South Island: Otira to Mt Cook Village
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I am considering doing the tramp described in this forum here: http://tramper.co....view=object&id=6369. Probably next February.
A few questions:
I gather there are some significant river crossings along the way - are these show-stoppers for a solo tramper?
There are huts along the route; however, is it ok to use a tent?
What sort of traffic does this route get at that time of year? Will the huts be full?
Hello Andrew, I'm only familiar with the northern half of the route from Otira through to Whitcombe Pass so my comments are only pertinent to that section.
Yes there are lots of river crossings & side creeks that would stop you after heavy rain but the good news is that they go down quickly once the rain stops & there are places you can ford safely at normal fine weather flows.
Yes it is ok to tent.
Most of the huts on this route only receive low or moderate levels of use. Carroll, Dillons & Grassy Flat huts can get busy at times but chances are you could get the other huts to yourself most of the time even in February. (I spent most of this Feb in the hills staying in huts on or near parts of the route being discussed and didn't get to share a hut with another party the whole time)
Thanks for your reply.
More Qs: :)
What time of year did you do the trip?
How long did it take you?
What route did you use to get out from Whitcombe pass?
Did you do any fishing on the way?
Andrew, I've been in that country at all times of the year. The one time we went thru Whit Pass was September. That trip we turned around & headed back thru the pass & down the Whitcombe. In my opinion the best time of year for the trip you are considering would be March or April. Feb is ok but tends to have shorter spells of settled wx than autumn.
I could walk "mad poms" route from Kelly's Creek through to the first hut on the Canterbury side of Whitcombe Pass in eight days weather permitting. That is without allowing contingency time for wx enforced stops or resting up. Being unfamiliar with the country means you might be slower than eight days?
No I haven't fished whilst tramping that route but there are trout present in some of the rivers.
The southern (Canterbury) section from The Whitcombe to Mt Cook is the hardest as far as rivers go. Four major rivers that are likely to cause trouble: Raikaia, Clyde, Havelock, Murchinson.
All a doddle on a good day and unthinkable after heavy rain. As usual, it's the conditions between the two extremes that cause the real trouble ... as the following account relates:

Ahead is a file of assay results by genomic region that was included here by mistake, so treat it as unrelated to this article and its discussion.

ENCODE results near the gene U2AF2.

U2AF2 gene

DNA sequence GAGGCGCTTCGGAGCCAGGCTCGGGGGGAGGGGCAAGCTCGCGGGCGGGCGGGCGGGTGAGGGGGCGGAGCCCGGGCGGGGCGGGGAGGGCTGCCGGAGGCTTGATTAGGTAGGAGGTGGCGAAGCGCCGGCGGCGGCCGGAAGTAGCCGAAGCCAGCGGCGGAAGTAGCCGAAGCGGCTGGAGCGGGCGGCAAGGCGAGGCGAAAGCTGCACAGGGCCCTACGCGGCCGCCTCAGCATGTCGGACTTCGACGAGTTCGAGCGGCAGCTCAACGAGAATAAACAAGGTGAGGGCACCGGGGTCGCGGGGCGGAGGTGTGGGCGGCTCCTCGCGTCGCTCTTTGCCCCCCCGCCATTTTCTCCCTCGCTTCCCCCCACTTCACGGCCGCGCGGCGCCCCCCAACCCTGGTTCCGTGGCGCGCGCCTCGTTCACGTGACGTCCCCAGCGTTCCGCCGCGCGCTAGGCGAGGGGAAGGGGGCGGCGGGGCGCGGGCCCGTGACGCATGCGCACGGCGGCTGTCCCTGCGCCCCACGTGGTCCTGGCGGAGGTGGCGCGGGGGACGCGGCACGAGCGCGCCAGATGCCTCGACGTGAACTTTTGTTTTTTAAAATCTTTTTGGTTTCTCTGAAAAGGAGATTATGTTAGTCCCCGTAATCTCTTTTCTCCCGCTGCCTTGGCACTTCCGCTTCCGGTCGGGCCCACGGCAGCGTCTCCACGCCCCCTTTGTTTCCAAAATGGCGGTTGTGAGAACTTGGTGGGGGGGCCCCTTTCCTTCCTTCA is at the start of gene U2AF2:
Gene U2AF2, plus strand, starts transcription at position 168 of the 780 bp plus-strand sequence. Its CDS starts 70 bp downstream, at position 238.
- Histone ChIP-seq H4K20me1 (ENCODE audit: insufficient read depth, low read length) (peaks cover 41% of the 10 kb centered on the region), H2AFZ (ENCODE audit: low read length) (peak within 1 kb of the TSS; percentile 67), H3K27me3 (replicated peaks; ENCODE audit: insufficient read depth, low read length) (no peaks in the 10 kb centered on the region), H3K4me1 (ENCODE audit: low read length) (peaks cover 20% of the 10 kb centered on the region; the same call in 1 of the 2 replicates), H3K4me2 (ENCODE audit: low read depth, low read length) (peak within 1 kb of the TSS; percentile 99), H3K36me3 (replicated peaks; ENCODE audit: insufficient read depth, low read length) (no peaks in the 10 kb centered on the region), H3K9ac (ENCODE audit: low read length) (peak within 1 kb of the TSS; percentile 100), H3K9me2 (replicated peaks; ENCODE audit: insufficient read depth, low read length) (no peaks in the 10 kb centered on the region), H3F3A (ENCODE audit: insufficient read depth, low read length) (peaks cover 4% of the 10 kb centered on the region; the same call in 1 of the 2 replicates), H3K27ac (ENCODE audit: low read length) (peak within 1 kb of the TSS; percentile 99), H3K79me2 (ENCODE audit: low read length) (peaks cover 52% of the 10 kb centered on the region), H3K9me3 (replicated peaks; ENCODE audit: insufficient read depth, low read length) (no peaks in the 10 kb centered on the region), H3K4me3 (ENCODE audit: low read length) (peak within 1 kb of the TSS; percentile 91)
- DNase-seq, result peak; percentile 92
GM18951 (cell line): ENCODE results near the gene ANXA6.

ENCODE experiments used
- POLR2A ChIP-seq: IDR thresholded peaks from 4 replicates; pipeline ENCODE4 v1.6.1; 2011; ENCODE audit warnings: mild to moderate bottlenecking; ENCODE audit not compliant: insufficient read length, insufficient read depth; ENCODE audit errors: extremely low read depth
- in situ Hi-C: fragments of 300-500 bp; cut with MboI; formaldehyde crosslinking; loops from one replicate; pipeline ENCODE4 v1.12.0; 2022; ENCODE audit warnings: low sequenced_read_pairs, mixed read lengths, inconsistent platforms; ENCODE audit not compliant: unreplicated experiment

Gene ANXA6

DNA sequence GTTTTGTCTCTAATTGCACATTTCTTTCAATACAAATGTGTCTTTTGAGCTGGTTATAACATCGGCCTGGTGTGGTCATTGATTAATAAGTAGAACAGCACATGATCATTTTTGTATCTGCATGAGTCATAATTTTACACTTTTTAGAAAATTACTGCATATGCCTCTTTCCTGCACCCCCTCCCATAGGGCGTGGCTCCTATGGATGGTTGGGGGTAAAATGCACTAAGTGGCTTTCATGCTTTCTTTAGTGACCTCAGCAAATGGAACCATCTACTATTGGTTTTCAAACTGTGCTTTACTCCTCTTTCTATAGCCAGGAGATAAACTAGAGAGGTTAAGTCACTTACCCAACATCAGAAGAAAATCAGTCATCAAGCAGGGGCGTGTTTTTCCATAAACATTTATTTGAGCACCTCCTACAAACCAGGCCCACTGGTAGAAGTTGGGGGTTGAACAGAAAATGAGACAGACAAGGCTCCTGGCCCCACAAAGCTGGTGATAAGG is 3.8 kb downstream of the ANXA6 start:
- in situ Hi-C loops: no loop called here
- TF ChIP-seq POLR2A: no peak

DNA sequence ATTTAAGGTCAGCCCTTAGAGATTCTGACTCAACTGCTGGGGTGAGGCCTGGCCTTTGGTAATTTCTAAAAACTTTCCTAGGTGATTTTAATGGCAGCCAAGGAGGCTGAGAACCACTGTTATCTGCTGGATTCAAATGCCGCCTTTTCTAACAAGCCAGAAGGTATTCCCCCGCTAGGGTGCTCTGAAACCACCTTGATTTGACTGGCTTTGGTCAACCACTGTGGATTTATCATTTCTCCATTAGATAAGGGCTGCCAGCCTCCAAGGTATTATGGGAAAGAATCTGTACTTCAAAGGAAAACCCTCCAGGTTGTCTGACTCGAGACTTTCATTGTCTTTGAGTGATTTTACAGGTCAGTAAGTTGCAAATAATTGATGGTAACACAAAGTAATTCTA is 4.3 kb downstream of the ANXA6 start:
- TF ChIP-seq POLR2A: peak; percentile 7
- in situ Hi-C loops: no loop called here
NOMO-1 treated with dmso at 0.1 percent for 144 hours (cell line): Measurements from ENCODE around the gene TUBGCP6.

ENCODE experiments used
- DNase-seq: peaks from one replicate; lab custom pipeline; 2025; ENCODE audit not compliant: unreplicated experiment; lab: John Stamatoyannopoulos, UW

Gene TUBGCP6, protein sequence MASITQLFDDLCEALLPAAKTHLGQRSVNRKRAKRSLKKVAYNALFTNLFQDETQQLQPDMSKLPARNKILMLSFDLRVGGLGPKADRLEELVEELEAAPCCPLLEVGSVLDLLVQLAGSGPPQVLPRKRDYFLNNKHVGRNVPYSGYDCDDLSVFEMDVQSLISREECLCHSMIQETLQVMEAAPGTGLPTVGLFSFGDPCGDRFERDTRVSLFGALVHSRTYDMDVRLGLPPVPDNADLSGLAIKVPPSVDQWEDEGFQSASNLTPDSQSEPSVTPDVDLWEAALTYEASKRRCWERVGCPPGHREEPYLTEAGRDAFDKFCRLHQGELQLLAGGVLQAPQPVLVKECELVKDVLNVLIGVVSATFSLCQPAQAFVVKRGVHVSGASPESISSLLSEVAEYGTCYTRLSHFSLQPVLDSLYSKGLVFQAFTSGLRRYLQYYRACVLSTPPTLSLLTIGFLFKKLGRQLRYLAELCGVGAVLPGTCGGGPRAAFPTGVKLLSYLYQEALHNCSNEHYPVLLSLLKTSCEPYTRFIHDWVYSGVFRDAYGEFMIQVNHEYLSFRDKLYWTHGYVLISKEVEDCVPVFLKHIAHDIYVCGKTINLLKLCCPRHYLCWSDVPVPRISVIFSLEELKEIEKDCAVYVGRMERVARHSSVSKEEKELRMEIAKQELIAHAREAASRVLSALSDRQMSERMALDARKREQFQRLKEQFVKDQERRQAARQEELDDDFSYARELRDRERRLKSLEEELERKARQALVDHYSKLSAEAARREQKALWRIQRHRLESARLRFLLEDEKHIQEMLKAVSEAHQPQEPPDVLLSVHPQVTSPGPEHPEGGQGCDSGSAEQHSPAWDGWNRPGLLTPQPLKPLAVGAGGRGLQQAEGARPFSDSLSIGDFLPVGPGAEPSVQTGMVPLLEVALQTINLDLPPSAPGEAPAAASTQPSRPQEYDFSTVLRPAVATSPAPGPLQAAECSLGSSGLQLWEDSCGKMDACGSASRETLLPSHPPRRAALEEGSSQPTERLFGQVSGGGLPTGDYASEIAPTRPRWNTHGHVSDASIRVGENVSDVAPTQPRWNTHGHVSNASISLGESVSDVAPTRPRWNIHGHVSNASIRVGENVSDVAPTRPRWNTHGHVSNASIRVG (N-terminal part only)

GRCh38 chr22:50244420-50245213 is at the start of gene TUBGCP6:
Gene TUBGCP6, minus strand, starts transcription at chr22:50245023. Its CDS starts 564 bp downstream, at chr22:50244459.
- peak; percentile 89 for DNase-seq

Of the four, the Murchinson can be avoided with a long sidle to the glacier boats or roadend, but the persistent heavy rain in the headwaters of others are showstoppers - high waters leaving the option to cancel the trip and head east to the nearest roadend, or wait for the river to drop.
@glennj I suspect you are right that I would need more than 8 days for the top section. I am in NZ in Feb for a wedding so will have to take my chances on the weather. Is this escape route you used over the Whitcombe pass a viable option for a shorter trip? Where did you end up ie. which town?
@madpom The river crossings seem to be a big x-factor. I read your article on crossing the Clyde and the Havelock and my take away is that if you don't know these sorts of rivers well, then avoidance is the greater part of valor.:)
Thanks to both of you for the info - much appreciated. I love the idea of an extended trip on the lesser traveled tracks, but as a short term visitor with a fairly fixed departure date, I am thinking I might be better off finding a route I can cover in 7-8 days, with a few days margin for error. I will keep digging around the site.
If you have any suggestions on alternative walks, I am keen to hear it.
If you can manage the transport logistics, walking the Whitcombe Pass north section in reverse might be an option. If you can get transport to Erewhon Station (station as in sheep, not trains) there are no major river crossings. Even from the Sth bank of the Raikaia / Rangitata at Mesopatania the only show-stopper (given anything but a terrible forecast) would be the crossing of the Raikaia on day 1. And once you are over the Whitcombe Pass, every catchment you enter has marked, bridged tracks down to the West Coast road as either escape routes in bad weather, or ways out if you are running behind schedule.
Other possibilities on the Main Divide: St Arnaud to Lewis Pass. Lewis Pass to Arthurs Pass (search for 'Nina valley' and 'Harper Pass' on this site), Mt Cook/or Ohau to Makarora/or West Coast (haven't written those 2 up yet myself but some of my favourite tramping country in there). Or explore one of the lesser-visited ranges such as the Eyre Mountains or the Takitimus each of which offer trips of 4-8 days with almost no chance of meeting anyone.
MP Is the Erewhon Stn near where the Clyde and Havelock join?
Sorry. Must have been half-asleep. Wrong catchment completely! Glad you spotted that one.
Glenfalloch is the station to access the Whitcombe, and requires crossing the Raikaia, though this is reportedly easy in low-moderate flows at the ford near the station. So that would be the start point for the Sth-North walk and would get the only river crossing out of the way on day 1.
Thanks, MP. That makes more sense. :)
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